Alex is doing well enough that they are starting to think about partial integration options.  He's not ready yet but they think it might be possible for him to join the choir for the spring play or possibly join a math class with his neurotypical peers.  It's a small step but a huge one, if it ends up happening.  If he can tolerate a busier and more distracting environment, that would speak well to his ability to function in the general world as an adult.

Nathan is also improving.  The teacher said it's been about a month since she saw a tantrum.  He still gets upset and angry sometimes but he's not screaming or hitting people, which I will take as a win.  Apparently she has to watch him to make sure he's not sneaking books during work time.  But he's taking her correction with good grace.

For Alex, we'll continue to work on coping strategies, impulse control and toileting.  The latter is a big barrier for any kind of integration.  For Nathan, we're going to start teaching him to type since he still has an extraordinary amount of trouble forming his words and letters with a pencil or pen.  The teacher is fine with him typing his homework (I guess she trusts us not to be doing it for him).

I'm really encouraged, which I frankly needed with the cold weather and all the difficulties recently.

Thursday, 20 November 2014

New Compliance Program for Alex

One of the goals we're working on with Alex's behaviour program is having him follow directions without whining about it.  A lot of the time he will do what we ask but he's complaining at top volume while he's doing it.  At first, we accepted it, telling ourselves that at least he was doing what we were asking.  But as he gets older, we realized it would be less and less acceptable.  Bosses, for example, tend to react badly if you whine and complain about what they've asked you to do, even if you do the task perfectly.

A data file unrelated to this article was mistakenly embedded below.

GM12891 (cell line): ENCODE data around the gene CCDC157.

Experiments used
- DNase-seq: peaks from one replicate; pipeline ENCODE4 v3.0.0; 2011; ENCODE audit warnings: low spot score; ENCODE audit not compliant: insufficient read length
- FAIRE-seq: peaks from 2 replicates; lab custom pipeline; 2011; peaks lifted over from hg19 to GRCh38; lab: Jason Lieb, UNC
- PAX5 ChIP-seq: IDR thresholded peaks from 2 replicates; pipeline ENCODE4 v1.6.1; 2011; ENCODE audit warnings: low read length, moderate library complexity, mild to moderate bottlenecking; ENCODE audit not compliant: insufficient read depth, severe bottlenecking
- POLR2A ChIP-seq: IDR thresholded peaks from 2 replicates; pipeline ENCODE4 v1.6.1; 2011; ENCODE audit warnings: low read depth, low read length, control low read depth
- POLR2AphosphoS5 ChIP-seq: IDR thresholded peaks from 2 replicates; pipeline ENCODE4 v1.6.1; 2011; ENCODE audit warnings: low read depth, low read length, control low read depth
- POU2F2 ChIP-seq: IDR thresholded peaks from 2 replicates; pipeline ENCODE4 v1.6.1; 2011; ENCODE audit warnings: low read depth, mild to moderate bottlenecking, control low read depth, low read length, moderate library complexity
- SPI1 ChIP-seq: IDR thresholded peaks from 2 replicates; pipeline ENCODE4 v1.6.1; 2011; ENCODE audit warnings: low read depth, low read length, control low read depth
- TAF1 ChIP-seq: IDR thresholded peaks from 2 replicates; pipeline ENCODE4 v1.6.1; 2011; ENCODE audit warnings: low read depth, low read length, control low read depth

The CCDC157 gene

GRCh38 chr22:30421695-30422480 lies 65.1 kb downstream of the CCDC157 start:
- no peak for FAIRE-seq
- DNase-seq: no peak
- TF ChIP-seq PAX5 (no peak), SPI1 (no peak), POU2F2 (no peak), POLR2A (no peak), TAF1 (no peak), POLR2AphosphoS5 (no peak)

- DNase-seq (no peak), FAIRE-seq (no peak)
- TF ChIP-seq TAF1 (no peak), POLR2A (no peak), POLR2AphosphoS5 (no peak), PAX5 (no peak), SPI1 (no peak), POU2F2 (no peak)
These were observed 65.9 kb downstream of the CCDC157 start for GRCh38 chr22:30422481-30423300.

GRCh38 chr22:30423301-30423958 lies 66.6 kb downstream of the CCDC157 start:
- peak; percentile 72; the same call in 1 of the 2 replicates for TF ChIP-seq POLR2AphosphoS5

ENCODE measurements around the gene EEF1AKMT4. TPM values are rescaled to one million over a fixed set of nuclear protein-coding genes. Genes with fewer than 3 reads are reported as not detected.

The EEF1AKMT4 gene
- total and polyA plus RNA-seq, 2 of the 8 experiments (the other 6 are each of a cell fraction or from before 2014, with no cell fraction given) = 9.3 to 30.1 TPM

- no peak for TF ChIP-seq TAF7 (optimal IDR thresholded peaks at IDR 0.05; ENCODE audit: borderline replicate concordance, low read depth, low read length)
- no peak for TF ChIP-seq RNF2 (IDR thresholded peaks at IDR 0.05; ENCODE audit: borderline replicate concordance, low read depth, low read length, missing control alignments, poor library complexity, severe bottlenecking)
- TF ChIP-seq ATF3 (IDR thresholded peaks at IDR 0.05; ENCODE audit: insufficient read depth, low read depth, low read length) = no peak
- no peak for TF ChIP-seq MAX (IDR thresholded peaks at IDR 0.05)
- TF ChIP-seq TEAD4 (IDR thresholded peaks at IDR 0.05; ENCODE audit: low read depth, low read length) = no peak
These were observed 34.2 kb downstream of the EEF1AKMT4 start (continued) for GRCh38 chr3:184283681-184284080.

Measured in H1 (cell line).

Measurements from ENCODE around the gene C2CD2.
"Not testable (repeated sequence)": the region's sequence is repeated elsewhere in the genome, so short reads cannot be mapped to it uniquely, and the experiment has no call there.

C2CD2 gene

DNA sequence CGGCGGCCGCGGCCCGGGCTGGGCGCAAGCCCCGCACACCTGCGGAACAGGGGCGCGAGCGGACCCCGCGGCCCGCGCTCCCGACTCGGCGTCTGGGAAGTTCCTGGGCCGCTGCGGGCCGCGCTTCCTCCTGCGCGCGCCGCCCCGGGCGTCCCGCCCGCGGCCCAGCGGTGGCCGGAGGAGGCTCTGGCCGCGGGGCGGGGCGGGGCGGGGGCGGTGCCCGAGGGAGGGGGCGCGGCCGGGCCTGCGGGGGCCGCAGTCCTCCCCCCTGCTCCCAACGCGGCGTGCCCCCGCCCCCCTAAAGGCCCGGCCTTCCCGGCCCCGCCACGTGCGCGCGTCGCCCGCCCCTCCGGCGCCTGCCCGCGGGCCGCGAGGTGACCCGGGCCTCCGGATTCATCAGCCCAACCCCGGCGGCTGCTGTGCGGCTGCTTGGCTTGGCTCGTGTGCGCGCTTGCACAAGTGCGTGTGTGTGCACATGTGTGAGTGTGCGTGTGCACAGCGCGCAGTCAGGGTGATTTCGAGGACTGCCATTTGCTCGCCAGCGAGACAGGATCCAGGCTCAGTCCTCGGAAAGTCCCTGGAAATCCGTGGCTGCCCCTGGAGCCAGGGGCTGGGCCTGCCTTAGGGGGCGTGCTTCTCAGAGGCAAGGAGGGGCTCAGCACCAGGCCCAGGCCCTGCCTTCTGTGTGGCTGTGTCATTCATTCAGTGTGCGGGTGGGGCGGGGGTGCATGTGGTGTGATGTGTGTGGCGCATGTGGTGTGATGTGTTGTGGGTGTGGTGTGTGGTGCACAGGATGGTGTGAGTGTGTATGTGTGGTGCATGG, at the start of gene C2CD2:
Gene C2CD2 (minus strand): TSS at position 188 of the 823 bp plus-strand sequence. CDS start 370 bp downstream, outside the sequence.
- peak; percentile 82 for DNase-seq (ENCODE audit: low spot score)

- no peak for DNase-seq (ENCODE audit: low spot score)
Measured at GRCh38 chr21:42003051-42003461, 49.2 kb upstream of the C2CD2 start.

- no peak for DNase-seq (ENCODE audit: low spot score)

Our first foray at this was to have set times during the day where he had to listen and follow directions without complaining in order to earn his screen time.  We chose instruction-heavy points in the day: breakfast, after school and dinner-time.

However, after five months, he's really not showing any sign of connecting earning the screentime with not complaining and following directions.  So our behaviour therapist came up with a new plan.  Now we have a clicker and every time he follows ten directions without complaining, he earns screen time.

Sadly, part of the idea for this came from a documentary on how they train cats and dogs to do stunts and tricks for movies and TV.  The trainer has a spoon with a treat as well as a clicking device.  When the animal does what the trainer wants, he clicks the device rapidly and then gives the animal its treat.  The animal learns that it's doing the right thing when it hears the clicks and that it's earning a treat.  We've discovered there are a lot of similarities between teaching someone with autism and animal training, which I suppose makes sense.  In both cases, the understanding of complex social nuances is missing.